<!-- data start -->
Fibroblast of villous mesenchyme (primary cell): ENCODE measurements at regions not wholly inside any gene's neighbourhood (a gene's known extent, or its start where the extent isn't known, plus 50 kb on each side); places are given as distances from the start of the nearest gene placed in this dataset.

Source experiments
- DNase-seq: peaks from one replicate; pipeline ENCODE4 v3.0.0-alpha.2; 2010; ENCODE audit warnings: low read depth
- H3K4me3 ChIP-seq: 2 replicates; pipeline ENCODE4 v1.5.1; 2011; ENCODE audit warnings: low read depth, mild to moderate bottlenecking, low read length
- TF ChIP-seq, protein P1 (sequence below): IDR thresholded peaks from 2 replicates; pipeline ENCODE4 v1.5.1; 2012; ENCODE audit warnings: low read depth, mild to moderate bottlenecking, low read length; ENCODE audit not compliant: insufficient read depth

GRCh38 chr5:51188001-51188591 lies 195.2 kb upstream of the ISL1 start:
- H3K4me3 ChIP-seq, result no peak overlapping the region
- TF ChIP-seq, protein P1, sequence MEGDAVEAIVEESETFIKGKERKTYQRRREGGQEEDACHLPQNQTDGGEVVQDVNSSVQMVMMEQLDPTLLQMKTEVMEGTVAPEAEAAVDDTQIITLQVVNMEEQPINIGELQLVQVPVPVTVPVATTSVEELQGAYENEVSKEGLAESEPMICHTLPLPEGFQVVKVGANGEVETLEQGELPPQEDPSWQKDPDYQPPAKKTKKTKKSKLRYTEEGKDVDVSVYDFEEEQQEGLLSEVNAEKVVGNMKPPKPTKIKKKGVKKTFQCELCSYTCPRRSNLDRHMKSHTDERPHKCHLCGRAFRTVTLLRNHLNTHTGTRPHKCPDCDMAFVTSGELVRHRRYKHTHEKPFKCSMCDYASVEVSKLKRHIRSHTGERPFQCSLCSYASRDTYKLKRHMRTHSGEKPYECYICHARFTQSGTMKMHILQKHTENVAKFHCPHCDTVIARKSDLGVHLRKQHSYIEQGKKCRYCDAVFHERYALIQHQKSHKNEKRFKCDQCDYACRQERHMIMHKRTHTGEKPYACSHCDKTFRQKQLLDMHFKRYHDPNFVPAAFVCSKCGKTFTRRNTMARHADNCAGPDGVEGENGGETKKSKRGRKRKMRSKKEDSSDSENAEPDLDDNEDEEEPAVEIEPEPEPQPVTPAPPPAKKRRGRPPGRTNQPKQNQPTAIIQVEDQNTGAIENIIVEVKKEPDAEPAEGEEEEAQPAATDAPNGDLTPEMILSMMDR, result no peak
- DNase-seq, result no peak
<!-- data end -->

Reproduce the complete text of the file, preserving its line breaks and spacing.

Fibroblast of villous mesenchyme (primary cell): ENCODE measurements at regions not wholly inside any gene's neighbourhood (a gene's known extent, or its start where the extent isn't known, plus 50 kb on each side); places are given as distances from the start of the nearest gene placed in this dataset.

Source experiments
- DNase-seq: peaks from one replicate; pipeline ENCODE4 v3.0.0-alpha.2; 2010; ENCODE audit warnings: low read depth
- H3K4me3 ChIP-seq: 2 replicates; pipeline ENCODE4 v1.5.1; 2011; ENCODE audit warnings: low read depth, mild to moderate bottlenecking, low read length
- TF ChIP-seq, protein P1 (sequence below): IDR thresholded peaks from 2 replicates; pipeline ENCODE4 v1.5.1; 2012; ENCODE audit warnings: low read depth, mild to moderate bottlenecking, low read length; ENCODE audit not compliant: insufficient read depth

GRCh38 chr5:51188001-51188591 lies 195.2 kb upstream of the ISL1 start:
- H3K4me3 ChIP-seq, result no peak overlapping the region
- TF ChIP-seq, protein P1, sequence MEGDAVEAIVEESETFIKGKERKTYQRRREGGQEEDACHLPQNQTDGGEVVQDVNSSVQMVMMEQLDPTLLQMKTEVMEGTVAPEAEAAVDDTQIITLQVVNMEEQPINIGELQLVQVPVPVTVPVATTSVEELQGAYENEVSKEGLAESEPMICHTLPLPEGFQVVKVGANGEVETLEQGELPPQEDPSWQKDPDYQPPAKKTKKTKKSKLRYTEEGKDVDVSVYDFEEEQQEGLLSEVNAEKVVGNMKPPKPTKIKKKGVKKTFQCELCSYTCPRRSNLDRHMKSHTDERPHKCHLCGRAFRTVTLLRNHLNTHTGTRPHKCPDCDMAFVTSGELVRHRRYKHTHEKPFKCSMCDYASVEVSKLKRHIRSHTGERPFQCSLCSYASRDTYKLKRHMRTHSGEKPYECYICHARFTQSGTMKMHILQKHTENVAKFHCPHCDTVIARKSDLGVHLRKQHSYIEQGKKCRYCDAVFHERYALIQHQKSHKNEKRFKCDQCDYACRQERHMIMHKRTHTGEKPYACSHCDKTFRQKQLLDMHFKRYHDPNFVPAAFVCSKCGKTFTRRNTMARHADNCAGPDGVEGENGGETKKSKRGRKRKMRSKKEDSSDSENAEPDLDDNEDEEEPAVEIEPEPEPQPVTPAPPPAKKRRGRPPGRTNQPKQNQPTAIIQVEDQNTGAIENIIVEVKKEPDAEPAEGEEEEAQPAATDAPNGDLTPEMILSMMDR, result no peak
- DNase-seq, result no peak